are adequately funded, the essential elements of a head tax remain for those families not
poor enough to qualify for subsidies, and for top earners in the subsidized categories who
would receive only a small subsidy. Consider this example. A family of four making
$29,000 makes more than twice the current level of poverty. For them, the $4,000
premium would amount to 14 percent of their income. The Clinton plan provides the
greatest assurance of subsidy for the poor of the competing premium based plans,
although the entitlement cap should be cause for considerable anxiety. The other
premium plans offer less generous subsidies, and do not go as far to make sure they are
Second, premium based plans that do not mandate a comprehensive benefit package are
very likely to impose a kind of sick tax. To the extent that healthy people are allowed
and encouraged to purchase bare bones policies, those who need more comprehensive
benefits will pay more. In 1987, the 50 percent of Americans who needed health care
the least accounted for only 3 percent of all health care spending, while the ten percent
who needed the most health care accounted for 72 percent of health spending. Of the
premium based plans, the Clinton plan is really the only one that attempts to avoid this
injustice. The Clinton plan accomplishes this by mandating a comprehensive benefit
package and cost sharing arrangements that limit the ability of insurance companies to
offer policies that attract only healthy individuals. At the other extreme are proposals
that seek to reduce the number of Americans who are uninsured through incentives like
medical IRAs to buy catastrophic bare bones policies. These policies will siphon off
healthy individuals. Under an individual mandate, low income individuals and families
might only be able to afford these policies.
Third, the premium based financing systems in all of the major bills perpetuate some,
or most forms of discrimination built into the current system. All of the premium based
plans except the President's perpetuate the link between employment and access to health
insurance. By leaving to the employer most, if not all, of the decisions about their
employees' choices, these proposals continue one of the least popular aspects of the
current health care system ~ the probability that if you lose your job, or if you change
your job, your health insurance options will change. The Clinton plan nearly eliminates
this problem by providing most people in the same health alliance region the same choice
of plans, at least up to the weighted average premium.
All of the premium based plans will do little to address the fundamentally unequal access
to health care based on place of residence. To a great extent, under the Clinton plan,
the quality of health care available to you is a function of the resources available to the
health alliances. This creates three concerns. First, we are concerned that the special
targeted programs in the President's bill do not go far enough to ensure the infusion of
resources into medically underserved areas. Second, we are concerned that not enough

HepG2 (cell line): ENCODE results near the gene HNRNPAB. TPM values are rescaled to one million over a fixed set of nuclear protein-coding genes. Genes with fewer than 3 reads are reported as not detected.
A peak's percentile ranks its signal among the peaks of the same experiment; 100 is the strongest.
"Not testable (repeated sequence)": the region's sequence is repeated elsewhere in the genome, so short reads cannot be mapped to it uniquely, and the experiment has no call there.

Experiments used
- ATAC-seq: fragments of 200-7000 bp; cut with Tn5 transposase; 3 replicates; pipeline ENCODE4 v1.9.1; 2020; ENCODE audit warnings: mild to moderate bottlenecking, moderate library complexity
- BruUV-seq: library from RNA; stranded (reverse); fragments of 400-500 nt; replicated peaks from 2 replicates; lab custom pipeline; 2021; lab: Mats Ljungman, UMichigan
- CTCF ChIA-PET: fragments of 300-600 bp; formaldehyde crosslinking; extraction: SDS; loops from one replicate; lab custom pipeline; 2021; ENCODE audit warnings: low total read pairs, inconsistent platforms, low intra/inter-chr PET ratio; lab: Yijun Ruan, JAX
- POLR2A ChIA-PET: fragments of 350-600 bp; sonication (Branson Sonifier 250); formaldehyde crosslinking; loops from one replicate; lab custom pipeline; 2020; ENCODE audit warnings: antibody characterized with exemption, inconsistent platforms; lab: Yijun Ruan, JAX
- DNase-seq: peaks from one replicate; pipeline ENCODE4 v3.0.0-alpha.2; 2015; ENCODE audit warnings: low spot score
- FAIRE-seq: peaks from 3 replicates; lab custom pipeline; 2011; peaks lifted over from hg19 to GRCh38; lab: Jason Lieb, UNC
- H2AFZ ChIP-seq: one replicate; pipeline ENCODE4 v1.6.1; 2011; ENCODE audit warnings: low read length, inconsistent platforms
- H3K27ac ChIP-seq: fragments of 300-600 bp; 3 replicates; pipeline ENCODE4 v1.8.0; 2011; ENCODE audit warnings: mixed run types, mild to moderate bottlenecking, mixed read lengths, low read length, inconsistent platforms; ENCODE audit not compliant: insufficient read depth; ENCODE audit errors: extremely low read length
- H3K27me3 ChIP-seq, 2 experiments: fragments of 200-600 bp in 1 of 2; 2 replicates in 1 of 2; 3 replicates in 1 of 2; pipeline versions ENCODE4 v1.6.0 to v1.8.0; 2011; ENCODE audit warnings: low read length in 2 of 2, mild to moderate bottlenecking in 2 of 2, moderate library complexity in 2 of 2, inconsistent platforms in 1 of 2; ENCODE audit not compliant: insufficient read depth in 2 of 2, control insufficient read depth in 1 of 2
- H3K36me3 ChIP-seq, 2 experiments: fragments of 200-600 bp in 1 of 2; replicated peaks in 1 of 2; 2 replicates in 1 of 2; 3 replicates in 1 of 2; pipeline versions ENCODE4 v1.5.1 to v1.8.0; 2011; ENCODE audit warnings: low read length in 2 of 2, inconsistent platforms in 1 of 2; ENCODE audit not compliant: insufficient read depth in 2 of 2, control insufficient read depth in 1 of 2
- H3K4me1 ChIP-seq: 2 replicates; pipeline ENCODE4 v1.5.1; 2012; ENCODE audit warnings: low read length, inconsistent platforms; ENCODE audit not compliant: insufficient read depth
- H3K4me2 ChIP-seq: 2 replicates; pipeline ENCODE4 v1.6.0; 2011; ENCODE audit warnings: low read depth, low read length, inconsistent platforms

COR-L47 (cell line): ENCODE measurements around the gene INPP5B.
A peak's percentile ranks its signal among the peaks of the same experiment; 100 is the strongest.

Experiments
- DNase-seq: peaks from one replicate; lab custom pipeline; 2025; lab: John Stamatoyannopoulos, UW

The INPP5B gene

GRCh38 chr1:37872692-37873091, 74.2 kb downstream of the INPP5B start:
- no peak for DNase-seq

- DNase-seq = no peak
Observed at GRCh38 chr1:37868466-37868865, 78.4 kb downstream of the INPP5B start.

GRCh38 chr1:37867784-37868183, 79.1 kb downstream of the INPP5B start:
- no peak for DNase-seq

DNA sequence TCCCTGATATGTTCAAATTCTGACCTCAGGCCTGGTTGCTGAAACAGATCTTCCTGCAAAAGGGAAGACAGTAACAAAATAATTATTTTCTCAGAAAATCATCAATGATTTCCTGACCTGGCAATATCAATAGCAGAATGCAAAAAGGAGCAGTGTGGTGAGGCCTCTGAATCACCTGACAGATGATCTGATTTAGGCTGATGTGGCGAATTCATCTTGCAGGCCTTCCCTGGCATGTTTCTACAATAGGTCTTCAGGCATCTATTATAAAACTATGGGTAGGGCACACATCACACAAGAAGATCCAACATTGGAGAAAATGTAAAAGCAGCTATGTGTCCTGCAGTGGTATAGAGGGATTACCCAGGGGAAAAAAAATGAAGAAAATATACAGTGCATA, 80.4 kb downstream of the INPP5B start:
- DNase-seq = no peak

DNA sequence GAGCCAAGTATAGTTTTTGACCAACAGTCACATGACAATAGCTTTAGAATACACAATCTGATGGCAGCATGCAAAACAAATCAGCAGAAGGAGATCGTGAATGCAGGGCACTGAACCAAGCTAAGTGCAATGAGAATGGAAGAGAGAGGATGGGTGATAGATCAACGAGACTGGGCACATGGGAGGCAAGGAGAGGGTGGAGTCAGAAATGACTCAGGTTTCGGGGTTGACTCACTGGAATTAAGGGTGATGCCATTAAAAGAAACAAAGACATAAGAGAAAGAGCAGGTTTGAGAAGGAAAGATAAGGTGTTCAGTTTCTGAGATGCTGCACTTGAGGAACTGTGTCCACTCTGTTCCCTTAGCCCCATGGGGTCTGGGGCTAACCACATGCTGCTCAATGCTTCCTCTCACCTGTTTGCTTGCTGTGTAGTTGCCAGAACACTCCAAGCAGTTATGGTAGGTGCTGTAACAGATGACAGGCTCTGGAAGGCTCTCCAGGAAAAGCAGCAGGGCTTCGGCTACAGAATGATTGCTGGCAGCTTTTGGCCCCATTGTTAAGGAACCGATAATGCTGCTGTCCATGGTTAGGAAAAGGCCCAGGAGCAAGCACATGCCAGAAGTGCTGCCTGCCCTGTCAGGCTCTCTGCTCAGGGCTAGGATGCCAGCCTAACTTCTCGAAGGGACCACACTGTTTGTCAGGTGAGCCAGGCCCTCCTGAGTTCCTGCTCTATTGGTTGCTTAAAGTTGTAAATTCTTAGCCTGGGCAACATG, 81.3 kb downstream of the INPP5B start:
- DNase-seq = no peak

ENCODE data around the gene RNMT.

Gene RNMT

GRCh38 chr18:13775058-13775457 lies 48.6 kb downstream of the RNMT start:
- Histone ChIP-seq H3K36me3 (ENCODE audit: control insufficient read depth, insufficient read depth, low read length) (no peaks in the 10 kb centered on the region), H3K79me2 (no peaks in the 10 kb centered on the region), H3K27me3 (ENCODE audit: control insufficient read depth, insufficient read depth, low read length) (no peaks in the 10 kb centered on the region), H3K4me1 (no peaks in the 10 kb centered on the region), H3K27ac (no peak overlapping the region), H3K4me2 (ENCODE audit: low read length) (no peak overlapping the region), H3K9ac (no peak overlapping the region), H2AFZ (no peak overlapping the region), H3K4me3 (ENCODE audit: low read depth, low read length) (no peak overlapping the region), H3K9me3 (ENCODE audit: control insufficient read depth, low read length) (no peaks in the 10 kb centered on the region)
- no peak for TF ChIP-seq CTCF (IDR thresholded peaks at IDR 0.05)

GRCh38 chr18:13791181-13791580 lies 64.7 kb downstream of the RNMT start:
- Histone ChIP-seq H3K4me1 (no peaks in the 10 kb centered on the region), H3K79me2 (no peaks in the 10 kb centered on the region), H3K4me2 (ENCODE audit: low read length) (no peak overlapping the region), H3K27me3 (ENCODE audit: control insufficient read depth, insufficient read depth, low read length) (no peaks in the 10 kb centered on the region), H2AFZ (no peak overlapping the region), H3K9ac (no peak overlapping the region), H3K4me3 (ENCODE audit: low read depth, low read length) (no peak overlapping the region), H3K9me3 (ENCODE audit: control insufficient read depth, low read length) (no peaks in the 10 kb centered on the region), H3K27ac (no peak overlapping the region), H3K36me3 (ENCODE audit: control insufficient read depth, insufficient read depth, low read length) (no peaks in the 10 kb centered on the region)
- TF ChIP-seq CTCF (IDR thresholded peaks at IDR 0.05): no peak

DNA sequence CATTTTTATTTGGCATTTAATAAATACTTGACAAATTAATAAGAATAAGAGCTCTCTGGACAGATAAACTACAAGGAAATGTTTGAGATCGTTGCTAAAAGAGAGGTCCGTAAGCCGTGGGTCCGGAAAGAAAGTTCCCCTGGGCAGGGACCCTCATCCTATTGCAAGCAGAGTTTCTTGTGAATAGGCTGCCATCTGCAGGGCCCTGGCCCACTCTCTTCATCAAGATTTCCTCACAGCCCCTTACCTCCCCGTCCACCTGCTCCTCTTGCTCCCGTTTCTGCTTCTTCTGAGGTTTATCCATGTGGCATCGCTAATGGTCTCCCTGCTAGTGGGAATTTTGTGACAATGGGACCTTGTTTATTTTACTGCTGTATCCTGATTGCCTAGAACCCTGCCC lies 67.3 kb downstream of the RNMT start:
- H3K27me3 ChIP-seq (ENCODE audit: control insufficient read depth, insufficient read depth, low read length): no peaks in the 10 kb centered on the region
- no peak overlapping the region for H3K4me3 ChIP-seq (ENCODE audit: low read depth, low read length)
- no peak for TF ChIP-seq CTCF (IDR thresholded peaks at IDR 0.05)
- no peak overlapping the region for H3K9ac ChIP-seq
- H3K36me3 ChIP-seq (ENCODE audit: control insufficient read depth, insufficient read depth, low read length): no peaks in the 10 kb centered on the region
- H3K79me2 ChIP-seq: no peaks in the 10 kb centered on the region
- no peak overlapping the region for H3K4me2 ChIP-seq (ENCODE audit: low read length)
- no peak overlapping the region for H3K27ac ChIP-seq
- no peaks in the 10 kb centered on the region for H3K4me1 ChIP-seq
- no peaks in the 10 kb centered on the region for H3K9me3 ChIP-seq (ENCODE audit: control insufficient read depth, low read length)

is done to cushion the impact of declining regional economic conditions. When a health
alliance region is economically hard hit, revenues to the health alliance could fall
precipitously as workers are laid off. And third, we are concerned that businesses and
workers in low-wage regions, and regions with high unemployment, will face higher
premiums than those in more prosperous areas of the country. It must be noted, however,
that the President's targeted programs and limited nationally distributed subsidies go
much further to attenuate these regional injustices than any of the other premium based
Premiums also violate the principle of efficiency in several ways. First, they are, by
definition, more costly to collect than taxes. Whether through health alliances or
traditional insurance companies, a free-standing enormous bureaucracy is required.
There is a substantial body of evidence shows that privately financed health systems are
far more costly to administer than public ones. For example, a Citizens Fund analysis
of data submitted by the commercial insurance industry in 1991, found that it cost
commercial insurers 36.4 cents to deliver a dollar of benefits. This compares with 2.1
cents for Medicare and 0.9 cents for the Canadian national system.
Second, all of the premium based systems distort economic decision making and invite
gaming of the system. Premium based systems discourage the employment of low wage
workers since, as discussed above, they are essentially head taxes on each worker hired
whether the worker adds $20,000 value to the company or $200,000. The premium
based plans also distort hiring practices by making it more costly to hire those with
families than those without. All of the premium based systems except for the
Administration's will continue job lock to a certain extent. This would be true even if
the preexisting condition problem were solved since the decision about what health care
choices are available to you will still be made by your employer. All of the premium
based systems will invite some form of economically wasteful gaming. For example, the
President's plan invites companies to spin off their low wage jobs to qualify for
subsidies. Perversely, in the first few years of the plan, private employers receive
greater protection than public employers. Thus, in certain instances that government will
be subsidizing the health care provided private school teachers but not the health
insurance of public school teachers.
Many of the premium based proposals do little, if anything, to provide health care
consumers with the proper incentives. Proposals with an individual mandate and without
a comprehensive benefit package may, at best, increase the number of people who are
technically insured. But since they will only be able to afford catastrophic bare bones
packages, with high deductibles, they will still be discouraged from seeking primary and